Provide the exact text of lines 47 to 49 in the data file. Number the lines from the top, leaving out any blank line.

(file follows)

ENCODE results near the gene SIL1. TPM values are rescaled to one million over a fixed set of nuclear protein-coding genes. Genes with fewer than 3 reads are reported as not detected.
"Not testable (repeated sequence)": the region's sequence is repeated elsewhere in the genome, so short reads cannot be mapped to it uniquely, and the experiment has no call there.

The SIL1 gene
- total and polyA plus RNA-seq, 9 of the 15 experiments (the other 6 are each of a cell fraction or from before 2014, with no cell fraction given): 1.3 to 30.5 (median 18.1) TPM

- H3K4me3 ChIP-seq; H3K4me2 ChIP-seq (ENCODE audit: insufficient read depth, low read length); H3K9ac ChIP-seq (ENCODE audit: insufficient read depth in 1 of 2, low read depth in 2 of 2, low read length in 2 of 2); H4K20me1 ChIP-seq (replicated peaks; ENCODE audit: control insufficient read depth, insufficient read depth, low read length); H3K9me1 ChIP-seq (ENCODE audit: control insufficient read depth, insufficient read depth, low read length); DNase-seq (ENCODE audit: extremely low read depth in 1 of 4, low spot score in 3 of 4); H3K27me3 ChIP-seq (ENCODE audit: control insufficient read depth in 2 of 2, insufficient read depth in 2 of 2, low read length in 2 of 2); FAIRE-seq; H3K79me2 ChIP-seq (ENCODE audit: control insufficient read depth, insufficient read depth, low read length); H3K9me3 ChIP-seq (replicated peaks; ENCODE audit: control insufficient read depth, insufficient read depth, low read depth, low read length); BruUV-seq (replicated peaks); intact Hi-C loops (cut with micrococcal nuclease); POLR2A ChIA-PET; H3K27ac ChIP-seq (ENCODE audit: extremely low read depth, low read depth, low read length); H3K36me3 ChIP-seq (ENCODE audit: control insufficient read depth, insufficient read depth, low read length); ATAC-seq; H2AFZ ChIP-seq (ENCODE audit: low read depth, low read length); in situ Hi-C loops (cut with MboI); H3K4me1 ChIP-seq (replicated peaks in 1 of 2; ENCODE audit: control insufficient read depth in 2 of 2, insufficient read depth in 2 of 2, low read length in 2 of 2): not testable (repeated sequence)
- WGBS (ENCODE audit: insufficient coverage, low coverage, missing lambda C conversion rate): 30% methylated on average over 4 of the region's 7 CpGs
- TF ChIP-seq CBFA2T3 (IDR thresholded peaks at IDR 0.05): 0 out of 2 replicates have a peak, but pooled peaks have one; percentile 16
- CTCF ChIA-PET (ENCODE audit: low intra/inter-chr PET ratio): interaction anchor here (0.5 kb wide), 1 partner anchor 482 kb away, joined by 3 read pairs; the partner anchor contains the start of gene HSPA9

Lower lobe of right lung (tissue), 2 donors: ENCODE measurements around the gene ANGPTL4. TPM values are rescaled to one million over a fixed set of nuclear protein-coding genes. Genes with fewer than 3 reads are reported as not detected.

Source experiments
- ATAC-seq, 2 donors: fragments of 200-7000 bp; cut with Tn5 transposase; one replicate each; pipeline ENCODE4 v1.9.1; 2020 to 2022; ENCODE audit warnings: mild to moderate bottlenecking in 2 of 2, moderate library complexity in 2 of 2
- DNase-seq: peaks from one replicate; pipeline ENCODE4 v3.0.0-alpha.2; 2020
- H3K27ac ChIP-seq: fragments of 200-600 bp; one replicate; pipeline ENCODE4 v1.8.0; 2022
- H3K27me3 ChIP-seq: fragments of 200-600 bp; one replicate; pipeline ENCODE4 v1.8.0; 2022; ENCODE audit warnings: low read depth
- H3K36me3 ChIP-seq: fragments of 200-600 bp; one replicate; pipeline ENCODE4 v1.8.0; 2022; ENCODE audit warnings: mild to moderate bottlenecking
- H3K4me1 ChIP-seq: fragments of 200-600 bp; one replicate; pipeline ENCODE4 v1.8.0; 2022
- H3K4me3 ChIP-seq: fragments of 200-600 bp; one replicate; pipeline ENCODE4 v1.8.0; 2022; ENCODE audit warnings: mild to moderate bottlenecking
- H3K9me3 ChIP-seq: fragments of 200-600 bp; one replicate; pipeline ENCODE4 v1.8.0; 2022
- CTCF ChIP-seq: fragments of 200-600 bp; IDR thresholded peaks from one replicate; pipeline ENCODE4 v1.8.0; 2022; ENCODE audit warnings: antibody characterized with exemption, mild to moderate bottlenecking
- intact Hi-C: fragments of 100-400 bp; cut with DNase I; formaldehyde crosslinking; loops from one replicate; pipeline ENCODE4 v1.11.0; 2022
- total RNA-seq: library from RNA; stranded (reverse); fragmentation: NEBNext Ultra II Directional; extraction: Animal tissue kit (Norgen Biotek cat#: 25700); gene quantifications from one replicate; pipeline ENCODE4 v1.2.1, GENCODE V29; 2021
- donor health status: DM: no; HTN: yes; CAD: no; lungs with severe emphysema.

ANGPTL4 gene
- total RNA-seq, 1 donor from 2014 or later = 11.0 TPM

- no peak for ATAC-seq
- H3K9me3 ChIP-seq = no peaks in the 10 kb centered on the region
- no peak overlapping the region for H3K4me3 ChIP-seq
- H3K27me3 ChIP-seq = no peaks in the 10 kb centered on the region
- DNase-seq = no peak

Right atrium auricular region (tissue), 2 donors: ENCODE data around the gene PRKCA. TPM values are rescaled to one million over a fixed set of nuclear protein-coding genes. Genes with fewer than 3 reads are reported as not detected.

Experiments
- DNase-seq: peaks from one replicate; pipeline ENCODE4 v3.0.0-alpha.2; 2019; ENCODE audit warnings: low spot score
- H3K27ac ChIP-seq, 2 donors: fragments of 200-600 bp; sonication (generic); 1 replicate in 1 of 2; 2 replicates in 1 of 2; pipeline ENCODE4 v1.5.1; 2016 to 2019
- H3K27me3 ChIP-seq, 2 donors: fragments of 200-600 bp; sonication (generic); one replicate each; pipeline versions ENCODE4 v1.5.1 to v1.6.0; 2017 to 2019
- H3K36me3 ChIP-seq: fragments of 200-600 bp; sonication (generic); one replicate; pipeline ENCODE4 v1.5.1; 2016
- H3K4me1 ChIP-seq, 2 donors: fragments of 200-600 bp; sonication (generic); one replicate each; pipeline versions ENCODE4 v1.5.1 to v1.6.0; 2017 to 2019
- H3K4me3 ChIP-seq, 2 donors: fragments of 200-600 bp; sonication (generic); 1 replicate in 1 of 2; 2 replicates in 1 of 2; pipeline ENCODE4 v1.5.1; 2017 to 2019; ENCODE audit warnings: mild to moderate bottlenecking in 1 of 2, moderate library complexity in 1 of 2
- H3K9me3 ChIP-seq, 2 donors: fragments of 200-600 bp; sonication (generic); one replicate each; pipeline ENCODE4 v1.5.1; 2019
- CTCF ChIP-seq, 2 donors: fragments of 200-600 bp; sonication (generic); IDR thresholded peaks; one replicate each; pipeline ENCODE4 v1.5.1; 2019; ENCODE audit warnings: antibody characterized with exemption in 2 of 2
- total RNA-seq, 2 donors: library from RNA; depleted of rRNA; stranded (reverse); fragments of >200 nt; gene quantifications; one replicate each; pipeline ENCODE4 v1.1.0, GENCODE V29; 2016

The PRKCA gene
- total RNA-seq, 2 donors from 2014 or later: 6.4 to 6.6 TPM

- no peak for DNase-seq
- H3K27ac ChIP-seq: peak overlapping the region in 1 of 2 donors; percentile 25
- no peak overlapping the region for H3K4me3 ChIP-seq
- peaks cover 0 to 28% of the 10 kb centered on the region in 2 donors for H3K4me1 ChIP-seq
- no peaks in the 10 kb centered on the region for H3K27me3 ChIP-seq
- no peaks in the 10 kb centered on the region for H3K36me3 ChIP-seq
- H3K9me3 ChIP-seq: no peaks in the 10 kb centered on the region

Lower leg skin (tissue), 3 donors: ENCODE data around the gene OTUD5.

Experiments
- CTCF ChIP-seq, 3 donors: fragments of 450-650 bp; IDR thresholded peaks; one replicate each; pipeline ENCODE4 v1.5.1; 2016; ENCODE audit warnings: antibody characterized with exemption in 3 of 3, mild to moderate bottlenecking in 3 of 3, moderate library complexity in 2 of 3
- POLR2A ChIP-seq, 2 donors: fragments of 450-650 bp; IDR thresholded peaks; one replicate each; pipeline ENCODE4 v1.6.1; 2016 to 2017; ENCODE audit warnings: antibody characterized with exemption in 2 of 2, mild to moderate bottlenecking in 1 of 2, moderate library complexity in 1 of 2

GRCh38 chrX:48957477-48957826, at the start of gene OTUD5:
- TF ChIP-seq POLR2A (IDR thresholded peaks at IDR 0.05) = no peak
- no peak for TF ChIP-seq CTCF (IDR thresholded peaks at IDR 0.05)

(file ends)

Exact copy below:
- no peaks in the 10 kb centered on the region for H3K27me3 ChIP-seq
- no peaks in the 10 kb centered on the region for H3K36me3 ChIP-seq
- H3K9me3 ChIP-seq: no peaks in the 10 kb centered on the region